Isaiah Berlin, the Oxford philosopher used to say, “Men do not live only by fighting evils. They live by positive goals.” This is good advice in these troubled times when our minds on the sub-continent are so obsessed with war that all other thoughts have been crowded out. No positive goal of Berlin's, I believe, is more worthy of debate than the quality of the education that we are imparting to our young. Ever since the draft paper on the national education policy came out, the debate across the country has been hijacked by the secularists who rightly see subversive designs in the saffronisation of education. All attempts to give colour to education—whether saffron or Marxist—are bad, but the real problem is that in the process important issues relating the imparting of excellence and the intellectual development of the human personality have been lost.
¼br />  A few years ago I met a captivating teenager in Bombay. She was bright and attractive, but she disappointed me with her unthinking approach to her education. She was all set to embark on the IIT/IIM race, and I was so struck with what she said that I included the following conversation in my recent book, 'India Unbound':
¼br /> “Have you thought of doing arts in college?” I asked. She looked at me as if I needed to have my head examined. “Arts is for duffers,” she said. “It's only for those who can't get into science. Besides, what is the use of poetry?”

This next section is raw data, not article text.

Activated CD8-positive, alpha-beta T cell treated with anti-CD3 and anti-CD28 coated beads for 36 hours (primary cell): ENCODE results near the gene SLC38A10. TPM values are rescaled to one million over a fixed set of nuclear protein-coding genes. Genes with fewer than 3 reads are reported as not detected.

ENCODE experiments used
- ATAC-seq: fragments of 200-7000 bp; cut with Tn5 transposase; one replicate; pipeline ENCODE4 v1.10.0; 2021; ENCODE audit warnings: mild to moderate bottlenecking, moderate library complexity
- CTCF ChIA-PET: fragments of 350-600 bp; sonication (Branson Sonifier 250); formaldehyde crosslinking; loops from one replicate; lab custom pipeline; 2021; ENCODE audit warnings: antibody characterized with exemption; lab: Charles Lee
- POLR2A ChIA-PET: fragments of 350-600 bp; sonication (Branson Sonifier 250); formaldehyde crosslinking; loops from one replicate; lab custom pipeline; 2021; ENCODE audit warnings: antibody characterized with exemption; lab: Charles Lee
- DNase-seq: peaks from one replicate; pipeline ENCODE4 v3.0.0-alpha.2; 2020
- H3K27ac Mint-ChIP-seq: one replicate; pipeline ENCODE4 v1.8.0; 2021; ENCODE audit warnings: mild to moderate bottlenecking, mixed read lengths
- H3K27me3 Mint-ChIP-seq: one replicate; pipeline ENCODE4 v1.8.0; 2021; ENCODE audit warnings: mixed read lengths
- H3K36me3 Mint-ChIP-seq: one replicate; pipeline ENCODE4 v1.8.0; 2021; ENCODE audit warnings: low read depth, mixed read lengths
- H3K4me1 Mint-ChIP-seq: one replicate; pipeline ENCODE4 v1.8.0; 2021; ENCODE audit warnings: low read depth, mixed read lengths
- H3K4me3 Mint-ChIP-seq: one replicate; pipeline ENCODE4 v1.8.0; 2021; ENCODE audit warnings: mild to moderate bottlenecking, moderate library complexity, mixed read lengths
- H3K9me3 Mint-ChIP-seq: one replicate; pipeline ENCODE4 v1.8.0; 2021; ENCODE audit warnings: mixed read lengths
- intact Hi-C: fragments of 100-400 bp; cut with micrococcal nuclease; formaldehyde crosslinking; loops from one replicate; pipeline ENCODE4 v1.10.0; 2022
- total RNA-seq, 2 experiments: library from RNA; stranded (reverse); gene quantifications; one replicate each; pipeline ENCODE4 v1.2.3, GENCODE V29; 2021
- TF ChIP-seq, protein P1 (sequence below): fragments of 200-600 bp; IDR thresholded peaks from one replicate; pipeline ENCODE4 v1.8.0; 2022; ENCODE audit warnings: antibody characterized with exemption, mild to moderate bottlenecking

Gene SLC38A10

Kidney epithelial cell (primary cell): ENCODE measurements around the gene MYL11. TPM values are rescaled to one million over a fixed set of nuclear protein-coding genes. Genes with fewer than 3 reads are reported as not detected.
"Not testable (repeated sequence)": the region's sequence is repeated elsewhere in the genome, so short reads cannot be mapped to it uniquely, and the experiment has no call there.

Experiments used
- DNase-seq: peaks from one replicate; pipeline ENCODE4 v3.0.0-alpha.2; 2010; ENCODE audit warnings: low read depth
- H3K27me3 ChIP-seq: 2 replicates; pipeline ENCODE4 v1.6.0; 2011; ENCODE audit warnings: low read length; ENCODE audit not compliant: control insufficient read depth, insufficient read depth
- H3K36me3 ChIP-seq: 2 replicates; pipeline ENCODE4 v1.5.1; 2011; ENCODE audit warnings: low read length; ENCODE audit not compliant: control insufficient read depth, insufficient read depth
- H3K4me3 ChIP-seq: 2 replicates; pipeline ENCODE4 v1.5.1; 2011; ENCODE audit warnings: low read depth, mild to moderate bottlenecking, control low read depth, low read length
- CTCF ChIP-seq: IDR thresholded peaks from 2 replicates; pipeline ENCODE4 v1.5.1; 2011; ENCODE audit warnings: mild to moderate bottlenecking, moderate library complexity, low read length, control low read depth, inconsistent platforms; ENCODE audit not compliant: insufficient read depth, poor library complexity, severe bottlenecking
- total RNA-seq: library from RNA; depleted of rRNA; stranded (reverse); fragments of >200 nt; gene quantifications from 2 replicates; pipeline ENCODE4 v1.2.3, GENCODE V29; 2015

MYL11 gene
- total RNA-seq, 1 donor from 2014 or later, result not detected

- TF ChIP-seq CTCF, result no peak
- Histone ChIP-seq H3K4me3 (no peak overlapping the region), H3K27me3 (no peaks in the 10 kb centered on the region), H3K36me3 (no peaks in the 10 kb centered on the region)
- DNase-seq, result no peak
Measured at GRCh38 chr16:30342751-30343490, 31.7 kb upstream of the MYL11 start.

I gently suggested that business leaders of tomorrow needed to have vision. They had to build high performing organisations. In order to achieve global competitive advantage they had to recognise change and innovation, and promote sustained investment in human skills. The lessons of history and literature might better prepare a young person for those challenges.

“Bur Arts subjects aren't high scoring,” she said dismissively. “And I don't want to spoil my CV.” I mentioned to her that she would have to do a lot of science at IIT, and did she like science?

“All you have to do is to memorise a bunch of facts. I have good memory, fortunately.”

The young lady was obviously confident and good at studies, but the meaning of education had completely escaped her. The fault lay, I expect, with her parents and her teachers. No one had told her that science was not about “a bunch of facts,” but rather about learning to think more exactly. Scientific education meant the implanting of a rational, experimental habit of mind. As I was leaving her house that night, I felt ambivalent. She was self-assured and optimistic, and confident about the future, yet she looked at education as slogging work.